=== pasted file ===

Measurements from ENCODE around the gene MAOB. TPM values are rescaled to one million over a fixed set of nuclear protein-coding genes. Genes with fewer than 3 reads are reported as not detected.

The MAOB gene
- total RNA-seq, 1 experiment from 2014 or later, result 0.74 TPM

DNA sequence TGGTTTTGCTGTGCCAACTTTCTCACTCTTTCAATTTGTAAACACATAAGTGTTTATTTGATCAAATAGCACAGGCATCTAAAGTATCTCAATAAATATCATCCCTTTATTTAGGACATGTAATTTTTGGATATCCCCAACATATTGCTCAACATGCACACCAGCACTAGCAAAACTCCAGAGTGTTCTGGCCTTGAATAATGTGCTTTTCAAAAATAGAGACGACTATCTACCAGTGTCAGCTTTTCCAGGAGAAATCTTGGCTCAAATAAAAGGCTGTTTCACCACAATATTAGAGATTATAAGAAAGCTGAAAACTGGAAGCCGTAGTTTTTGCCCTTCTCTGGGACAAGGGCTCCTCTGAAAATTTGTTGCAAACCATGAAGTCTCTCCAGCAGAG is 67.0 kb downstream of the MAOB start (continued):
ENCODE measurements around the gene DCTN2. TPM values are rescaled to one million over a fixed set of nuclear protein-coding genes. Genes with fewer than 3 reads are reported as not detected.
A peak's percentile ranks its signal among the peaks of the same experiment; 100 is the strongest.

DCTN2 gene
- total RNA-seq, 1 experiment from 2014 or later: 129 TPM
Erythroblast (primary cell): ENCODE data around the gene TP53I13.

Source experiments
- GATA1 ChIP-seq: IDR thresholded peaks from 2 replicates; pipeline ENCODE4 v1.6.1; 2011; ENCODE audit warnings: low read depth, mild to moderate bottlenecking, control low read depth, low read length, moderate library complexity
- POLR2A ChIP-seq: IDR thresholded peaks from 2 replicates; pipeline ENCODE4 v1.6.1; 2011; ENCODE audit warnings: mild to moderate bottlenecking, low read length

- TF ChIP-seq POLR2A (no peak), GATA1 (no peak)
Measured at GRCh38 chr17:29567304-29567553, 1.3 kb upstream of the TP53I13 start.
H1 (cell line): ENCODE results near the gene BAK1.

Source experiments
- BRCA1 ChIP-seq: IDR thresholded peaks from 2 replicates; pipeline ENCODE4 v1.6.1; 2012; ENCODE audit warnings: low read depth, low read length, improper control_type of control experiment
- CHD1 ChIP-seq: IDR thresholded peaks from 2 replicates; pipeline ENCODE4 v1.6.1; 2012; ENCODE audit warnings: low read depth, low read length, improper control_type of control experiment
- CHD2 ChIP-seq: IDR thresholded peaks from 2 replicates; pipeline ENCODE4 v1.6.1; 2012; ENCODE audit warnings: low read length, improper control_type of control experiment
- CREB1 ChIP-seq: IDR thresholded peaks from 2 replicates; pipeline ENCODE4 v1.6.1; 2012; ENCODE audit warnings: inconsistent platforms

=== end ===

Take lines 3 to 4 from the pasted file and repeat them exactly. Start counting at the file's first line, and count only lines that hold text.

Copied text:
- total RNA-seq, 1 experiment from 2014 or later, result 0.74 TPM

DNA sequence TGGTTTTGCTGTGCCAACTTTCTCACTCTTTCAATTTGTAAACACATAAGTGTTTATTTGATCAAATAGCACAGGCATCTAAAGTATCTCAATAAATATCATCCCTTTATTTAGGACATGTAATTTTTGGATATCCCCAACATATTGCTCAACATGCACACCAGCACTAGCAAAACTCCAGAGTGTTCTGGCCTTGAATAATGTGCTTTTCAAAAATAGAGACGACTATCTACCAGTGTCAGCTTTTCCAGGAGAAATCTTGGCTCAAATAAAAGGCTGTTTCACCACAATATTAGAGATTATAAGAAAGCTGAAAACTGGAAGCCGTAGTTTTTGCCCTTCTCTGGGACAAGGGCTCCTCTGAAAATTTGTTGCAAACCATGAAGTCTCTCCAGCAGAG is 67.0 kb downstream of the MAOB start (continued):